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  • First in Violence, Deepest in Dirt: Homicide in Chicago, 1875–1920
  • David B. Wolcott
First in Violence, Deepest in Dirt: Homicide in Chicago, 1875–1920. By Jeffrey S. Adler (Cambridge, MA: Harvard University Press, 2006. 367 pp. $35.00).

Jeffrey Adler's First in Violence, Deepest in Dirt represents one of the most important contributions to the history of homicide. It culminates a long-term research project that has generated at least seven articles published between 1997 and 2006 (including three in the Journal of Social History). This book weaves together the threads of earlier ideas into a compelling argument. The result is without a doubt the strongest monograph in the field to date.

First in Violence, Deepest in Dirt (the title quotes Lincoln Steffens) analyzes murder in Chicago between 1875 and 1920. During these often-studied years [End Page 459] of industrial growth, the Chicago Police Department uncharacteristically kept detailed records on homicides, not just those that led to arrests but every known killing. In this book, Adler analyzes a quantitative dataset of all 5,645 homicides reported between 1875 and 1920, linking the individual cases records to information in other official sources and humanizing the quantitative results by further linking the cases to narrative accounts in Chicago's turn-of-the-century newspapers.

Chicago became the murder capital of the United States during this period. Its homicide rate (the number of murders per 100,000 residents) "far exceeded that of other big cities" (p. 1), and increased dramatically between 1875 and 1920, a period when homicides declined elsewhere in North America and Western Europe. Moreover, Chicago murders changed in nature. Adler's argument, in its broadest terms, is that homicide "is a product of social relations, and it is shaped and influenced by social conditions" (p. 2). As social relations and conditions changed in Chicago, so did killing.

Adler distinguishes three main patterns in homicide. First, deaths from brawling represented the dominant form of murder between roughly 1875 and 1890. As Adler presents it, brawls between young toughs in and near saloons reflected the rhythms of life for working-class men. Unbalanced sex ratios, long hours of deskilled labor, and leisure institutions that encouraged drinking and gambling all promoted values where men could best achieve status in the eyes of their peers by behaving violently. Earlier scholarship has already argued that the bachelor subculture that characterized nineteenth-century cities generated violence, but here Adler offers an exemplary explanation of how this process occurred. Second, domestic violence dominated Chicago homicides between roughly 1890 and 1910. Killers became older and more economically stable, while victims became more likely to be wives and children. Third, after 1910, new forms of murder such as robbery homicide (almost unknown in the nineteenth century) became prevalent and drove the increasing homicide rate.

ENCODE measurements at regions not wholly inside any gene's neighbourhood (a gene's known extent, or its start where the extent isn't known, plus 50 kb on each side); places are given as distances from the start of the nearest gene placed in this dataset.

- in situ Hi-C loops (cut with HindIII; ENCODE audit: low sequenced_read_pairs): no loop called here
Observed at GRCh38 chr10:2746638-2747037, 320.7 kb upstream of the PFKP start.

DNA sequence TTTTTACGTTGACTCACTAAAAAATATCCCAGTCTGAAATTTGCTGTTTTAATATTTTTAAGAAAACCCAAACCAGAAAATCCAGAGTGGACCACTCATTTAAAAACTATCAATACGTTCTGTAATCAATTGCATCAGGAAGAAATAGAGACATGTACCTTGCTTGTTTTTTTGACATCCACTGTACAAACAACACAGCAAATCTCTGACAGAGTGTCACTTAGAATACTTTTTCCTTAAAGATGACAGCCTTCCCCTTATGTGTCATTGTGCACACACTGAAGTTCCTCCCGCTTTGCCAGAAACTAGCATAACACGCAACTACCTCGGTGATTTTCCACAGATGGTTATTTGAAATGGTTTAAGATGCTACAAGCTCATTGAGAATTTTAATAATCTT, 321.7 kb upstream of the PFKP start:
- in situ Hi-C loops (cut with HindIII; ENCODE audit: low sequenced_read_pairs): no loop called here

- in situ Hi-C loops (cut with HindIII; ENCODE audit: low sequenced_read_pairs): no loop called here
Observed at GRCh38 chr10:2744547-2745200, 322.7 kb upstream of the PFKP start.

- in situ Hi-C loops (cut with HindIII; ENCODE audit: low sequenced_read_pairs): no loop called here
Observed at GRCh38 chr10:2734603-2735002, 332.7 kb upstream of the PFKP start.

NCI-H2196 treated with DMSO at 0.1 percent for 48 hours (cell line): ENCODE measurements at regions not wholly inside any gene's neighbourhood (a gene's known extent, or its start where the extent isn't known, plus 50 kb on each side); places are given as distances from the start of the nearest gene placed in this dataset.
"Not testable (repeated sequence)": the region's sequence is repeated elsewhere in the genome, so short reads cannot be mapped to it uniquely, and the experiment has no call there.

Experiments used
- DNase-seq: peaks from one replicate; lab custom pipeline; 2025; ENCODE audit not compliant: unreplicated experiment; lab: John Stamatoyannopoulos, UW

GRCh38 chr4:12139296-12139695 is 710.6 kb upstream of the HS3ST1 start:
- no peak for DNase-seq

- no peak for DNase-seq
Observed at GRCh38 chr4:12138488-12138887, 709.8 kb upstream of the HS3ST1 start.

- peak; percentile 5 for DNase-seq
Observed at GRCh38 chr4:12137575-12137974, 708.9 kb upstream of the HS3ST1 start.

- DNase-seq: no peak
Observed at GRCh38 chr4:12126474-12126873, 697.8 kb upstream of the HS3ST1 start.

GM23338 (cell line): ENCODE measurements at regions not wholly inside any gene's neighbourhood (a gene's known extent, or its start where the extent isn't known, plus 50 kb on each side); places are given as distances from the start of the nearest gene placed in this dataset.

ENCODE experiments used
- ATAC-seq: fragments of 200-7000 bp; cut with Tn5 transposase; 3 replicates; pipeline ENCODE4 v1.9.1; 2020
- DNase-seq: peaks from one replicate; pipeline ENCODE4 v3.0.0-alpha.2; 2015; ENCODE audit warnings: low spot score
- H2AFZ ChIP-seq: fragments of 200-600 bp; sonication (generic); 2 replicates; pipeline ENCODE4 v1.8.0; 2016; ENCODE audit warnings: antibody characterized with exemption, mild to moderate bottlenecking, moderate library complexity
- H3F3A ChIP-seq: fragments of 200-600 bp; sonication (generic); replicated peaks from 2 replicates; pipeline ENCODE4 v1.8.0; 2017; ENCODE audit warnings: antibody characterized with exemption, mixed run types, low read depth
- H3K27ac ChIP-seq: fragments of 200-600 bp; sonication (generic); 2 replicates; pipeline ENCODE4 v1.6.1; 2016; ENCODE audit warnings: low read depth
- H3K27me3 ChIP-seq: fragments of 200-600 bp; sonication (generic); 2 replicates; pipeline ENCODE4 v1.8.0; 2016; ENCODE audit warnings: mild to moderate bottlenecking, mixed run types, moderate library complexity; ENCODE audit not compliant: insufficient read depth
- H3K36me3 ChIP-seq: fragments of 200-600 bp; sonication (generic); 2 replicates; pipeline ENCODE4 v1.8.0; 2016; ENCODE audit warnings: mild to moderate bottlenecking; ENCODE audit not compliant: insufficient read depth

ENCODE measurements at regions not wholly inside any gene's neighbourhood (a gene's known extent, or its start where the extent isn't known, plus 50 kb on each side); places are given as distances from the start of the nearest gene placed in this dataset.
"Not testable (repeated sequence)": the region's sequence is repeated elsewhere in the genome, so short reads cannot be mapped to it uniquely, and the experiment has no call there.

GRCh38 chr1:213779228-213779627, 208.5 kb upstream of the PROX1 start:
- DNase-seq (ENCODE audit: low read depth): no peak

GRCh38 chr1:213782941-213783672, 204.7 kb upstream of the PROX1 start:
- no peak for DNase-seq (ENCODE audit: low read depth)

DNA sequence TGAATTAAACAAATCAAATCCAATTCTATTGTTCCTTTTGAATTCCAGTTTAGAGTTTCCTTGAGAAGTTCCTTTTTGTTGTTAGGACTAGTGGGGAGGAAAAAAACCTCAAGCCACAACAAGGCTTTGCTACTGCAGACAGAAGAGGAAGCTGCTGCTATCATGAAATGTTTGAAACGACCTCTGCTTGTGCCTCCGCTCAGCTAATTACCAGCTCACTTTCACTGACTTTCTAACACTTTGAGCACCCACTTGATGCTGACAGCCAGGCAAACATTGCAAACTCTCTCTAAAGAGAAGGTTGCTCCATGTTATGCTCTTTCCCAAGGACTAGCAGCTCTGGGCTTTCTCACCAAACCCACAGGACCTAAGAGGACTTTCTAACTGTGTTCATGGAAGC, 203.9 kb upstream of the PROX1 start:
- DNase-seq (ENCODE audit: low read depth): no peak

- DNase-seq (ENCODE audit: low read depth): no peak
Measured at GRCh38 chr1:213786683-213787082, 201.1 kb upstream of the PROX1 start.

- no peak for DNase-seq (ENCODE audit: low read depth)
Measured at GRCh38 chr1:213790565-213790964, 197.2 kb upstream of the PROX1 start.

Adler builds his explanation for these changes on the major theoretical issues in the history of violence. In particular, the ideas of German sociologist Norbert Elias suggest that a gradual "civilizing process" shaped ordinary people's behavior from medieval times to the present. In fact, Adler seeks to test this theory in the laboratory of Chicago. The challenge Adler faces is that historians of homicide usually use the civilizing process to explain why murder decreased in a particular time and place, whereas in Chicago the homicide rate increased explosively. His solution is that the civilizing process was evident not so much in the quantity of homicide but in its changing nature. The civilizing process helps explain the shift from brawling to domestic violence as the predominant form of homicide. Adler writes that many working-class men "embraced middle-class ideals of masculinity and family life but lived at the margins of middle-class respectability" (p. 64); as some failed to live up to these ideals, they expressed their frustrations through violence. The civilizing process also helps to explain an increase in homicide by females. As women developed higher expectations of family and marriage, they less often tolerated mistreatment. Women characteristically killed abusive husbands or lovers, and often did so quite deliberately, planning their crimes and even ordering guns in advance. Further, Adler argues [End Page 460] that the civilizing process...


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